Creating positive in-store customer experiences has been a hot topic in retail for years, with even more attention being paid to it recently as customer expectations of brick-and-mortar businesses continue to rise to compete with the convenience of online shopping. However, this year at the National Retail Federation's Big Show in New York City, the trend shifted to emphasize the importance of providing a meaningful employee experience to achieve customer satisfaction.
Information overload does not exist, at least not for modern consumers. Your customers have access to unlimited information, raising the bar for how much your associates need to know about your products and services. If customers are in-store, they are often looking for information and a reason to buy. Consumers are trending toward expecting more transparency and details about product sourcing, health benefits, and choices available to them. Your front-line associates need to be ready to answer those questions, elevating their role from transactional to something much more.
What can you do? Provide training so your employees can answer the questions your customers will have. The National Retail Federation has a training program for general retail skills as well as advanced sales and leadership skills called Rise Up that may be of interest to businesses not looking to create their training resources from scratch. Additional resources and ideas for training and educating your employees can be found in a previous edition of Retail Focus linked here.
Your associates can be your biggest asset. Every workplace has a culture. If you’re not actively cultivating one, it does not mean it doesn’t exist, it just means you have no control over it.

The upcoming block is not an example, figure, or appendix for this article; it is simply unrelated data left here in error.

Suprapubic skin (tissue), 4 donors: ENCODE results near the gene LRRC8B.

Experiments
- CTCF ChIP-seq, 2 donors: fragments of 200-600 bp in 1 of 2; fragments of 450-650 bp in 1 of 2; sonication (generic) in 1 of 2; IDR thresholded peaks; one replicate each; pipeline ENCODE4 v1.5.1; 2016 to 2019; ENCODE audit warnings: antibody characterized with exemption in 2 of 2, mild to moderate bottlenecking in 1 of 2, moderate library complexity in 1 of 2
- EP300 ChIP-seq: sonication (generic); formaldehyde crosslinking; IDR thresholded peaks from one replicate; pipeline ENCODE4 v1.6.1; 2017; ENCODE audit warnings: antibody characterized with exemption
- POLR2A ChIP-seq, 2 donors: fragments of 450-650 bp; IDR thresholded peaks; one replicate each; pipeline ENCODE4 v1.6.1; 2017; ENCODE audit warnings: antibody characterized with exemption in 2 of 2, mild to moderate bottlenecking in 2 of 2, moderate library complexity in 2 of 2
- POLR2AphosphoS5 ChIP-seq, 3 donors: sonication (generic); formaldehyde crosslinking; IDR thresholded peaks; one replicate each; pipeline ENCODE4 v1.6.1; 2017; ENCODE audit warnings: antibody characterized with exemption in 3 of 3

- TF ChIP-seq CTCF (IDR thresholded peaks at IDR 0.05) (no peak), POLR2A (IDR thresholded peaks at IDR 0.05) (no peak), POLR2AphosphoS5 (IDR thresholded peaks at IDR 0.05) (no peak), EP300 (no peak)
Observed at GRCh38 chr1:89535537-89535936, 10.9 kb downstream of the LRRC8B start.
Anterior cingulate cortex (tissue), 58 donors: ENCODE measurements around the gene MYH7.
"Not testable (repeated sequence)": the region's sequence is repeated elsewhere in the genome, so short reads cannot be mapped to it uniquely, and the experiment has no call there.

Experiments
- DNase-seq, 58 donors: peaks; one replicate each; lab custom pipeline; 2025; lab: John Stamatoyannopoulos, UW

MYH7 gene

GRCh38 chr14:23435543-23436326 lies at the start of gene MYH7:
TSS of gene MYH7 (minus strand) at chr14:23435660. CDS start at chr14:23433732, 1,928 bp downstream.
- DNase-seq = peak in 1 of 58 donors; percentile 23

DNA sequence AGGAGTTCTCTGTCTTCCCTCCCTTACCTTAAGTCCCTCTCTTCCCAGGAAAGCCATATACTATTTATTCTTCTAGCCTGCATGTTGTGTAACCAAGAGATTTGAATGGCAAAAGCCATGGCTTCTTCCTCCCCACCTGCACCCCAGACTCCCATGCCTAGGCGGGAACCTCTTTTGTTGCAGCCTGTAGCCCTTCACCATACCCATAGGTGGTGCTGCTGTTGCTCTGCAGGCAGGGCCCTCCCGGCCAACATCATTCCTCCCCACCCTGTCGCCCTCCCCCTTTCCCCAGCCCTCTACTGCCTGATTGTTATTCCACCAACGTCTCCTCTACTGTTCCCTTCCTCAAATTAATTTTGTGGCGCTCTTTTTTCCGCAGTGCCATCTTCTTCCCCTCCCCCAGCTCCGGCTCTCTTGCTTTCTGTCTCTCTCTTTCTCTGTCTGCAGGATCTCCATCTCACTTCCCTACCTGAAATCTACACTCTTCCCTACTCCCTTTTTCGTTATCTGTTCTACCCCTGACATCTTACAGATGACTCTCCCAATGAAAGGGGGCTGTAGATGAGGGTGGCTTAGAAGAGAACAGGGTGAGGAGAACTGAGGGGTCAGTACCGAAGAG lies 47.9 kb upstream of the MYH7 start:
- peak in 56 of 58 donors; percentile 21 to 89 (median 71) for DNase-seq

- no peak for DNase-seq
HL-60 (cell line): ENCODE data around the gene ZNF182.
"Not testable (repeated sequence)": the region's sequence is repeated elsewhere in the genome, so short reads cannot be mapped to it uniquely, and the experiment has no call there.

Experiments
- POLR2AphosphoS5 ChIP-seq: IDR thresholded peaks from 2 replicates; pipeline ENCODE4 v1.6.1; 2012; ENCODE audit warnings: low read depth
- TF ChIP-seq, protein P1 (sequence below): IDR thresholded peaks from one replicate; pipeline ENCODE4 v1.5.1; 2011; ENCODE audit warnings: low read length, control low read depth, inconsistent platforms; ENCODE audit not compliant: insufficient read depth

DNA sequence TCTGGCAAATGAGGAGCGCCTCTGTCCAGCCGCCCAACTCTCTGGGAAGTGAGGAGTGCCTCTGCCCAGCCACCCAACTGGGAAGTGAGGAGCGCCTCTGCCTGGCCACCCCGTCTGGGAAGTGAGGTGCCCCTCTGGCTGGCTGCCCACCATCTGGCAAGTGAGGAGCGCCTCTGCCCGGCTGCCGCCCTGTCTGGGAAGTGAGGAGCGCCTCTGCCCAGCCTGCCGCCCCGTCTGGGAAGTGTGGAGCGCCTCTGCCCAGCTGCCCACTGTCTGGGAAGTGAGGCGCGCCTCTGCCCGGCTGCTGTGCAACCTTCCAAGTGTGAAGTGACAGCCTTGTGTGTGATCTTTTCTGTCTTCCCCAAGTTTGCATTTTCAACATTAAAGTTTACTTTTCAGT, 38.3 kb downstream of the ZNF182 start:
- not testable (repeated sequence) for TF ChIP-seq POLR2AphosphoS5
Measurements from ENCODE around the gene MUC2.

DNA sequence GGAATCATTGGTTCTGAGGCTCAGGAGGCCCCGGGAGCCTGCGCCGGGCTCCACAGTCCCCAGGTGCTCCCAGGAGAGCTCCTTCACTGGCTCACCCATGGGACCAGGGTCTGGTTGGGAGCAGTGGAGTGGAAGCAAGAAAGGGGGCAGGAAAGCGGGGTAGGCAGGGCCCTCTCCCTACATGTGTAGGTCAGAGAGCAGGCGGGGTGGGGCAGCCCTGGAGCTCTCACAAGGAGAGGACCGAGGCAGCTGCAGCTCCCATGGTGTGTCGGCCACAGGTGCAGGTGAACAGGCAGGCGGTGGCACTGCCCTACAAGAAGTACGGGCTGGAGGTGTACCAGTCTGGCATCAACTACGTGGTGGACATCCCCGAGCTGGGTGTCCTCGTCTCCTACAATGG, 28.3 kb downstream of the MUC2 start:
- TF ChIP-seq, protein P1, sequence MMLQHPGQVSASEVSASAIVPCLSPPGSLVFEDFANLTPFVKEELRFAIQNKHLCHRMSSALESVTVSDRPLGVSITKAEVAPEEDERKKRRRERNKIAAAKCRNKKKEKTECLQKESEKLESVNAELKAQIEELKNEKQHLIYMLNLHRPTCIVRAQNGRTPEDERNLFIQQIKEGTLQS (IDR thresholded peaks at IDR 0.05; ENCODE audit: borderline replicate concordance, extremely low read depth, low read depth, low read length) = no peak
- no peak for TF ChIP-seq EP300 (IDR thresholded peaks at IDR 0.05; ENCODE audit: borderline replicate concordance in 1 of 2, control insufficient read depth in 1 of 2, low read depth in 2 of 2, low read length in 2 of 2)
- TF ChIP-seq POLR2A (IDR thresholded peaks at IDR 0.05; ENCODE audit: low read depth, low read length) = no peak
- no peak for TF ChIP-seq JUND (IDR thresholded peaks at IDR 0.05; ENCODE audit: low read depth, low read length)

What can you do? If you connect associates deeply to your business, bring them into decision-making, and teach them about your products, you’ll be closer to creating your own in-house brand ambassadors. Employees are often customers as well. Treat them like it, and they’ll provide organic advertising and upselling through their enthusiasm for your products and by sharing experiences and stories with customers. People want to feel valued and trusted. Hearing from management, executives, and others in positions of power about how the business is doing and their role in its success can show employees they are important to the health and future of the organization.
Low unemployment means retention and recruitment will continue to be a problem. Your associates have options. If you aren’t providing the support they need and meeting their expectations, it won’t be too difficult for them to look for it somewhere else.
What can you do? Have reasonable expectations for your associates. A high school student looking for work experience and some extra side money will need different support and have different expectations than a retired individual looking for an outlet to interact with people. Having open and honest conversations with your new hires and existing employees about what they want to achieve will help you provide them the opportunities to reach their individual goals. Having realistic expectations of what you can provide employees and honest conversations about what they hope to gain from their experience, beyond just a paycheck, will help you understand what motivates them and keep them engaged in your workplace.